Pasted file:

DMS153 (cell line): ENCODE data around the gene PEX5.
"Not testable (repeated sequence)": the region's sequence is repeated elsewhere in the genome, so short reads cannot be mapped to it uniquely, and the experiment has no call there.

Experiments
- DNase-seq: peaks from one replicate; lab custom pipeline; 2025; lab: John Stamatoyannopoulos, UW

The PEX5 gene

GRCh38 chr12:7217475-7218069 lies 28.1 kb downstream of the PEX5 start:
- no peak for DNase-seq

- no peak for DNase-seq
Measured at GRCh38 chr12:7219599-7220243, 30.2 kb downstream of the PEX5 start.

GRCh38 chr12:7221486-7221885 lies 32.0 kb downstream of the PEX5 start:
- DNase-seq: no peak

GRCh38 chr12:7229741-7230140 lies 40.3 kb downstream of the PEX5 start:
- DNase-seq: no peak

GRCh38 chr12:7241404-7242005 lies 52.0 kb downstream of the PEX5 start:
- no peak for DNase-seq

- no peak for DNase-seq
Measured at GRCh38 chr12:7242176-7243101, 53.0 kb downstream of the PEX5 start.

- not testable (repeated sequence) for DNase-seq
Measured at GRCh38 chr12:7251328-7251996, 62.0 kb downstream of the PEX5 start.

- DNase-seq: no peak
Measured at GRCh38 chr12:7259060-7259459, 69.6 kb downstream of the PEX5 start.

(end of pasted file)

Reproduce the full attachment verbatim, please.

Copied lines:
DMS153 (cell line): ENCODE data around the gene PEX5.
"Not testable (repeated sequence)": the region's sequence is repeated elsewhere in the genome, so short reads cannot be mapped to it uniquely, and the experiment has no call there.

Experiments
- DNase-seq: peaks from one replicate; lab custom pipeline; 2025; lab: John Stamatoyannopoulos, UW

The PEX5 gene

GRCh38 chr12:7217475-7218069 lies 28.1 kb downstream of the PEX5 start:
- no peak for DNase-seq

- no peak for DNase-seq
Measured at GRCh38 chr12:7219599-7220243, 30.2 kb downstream of the PEX5 start.

GRCh38 chr12:7221486-7221885 lies 32.0 kb downstream of the PEX5 start:
- DNase-seq: no peak

GRCh38 chr12:7229741-7230140 lies 40.3 kb downstream of the PEX5 start:
- DNase-seq: no peak

GRCh38 chr12:7241404-7242005 lies 52.0 kb downstream of the PEX5 start:
- no peak for DNase-seq

- no peak for DNase-seq
Measured at GRCh38 chr12:7242176-7243101, 53.0 kb downstream of the PEX5 start.

- not testable (repeated sequence) for DNase-seq
Measured at GRCh38 chr12:7251328-7251996, 62.0 kb downstream of the PEX5 start.

- DNase-seq: no peak
Measured at GRCh38 chr12:7259060-7259459, 69.6 kb downstream of the PEX5 start.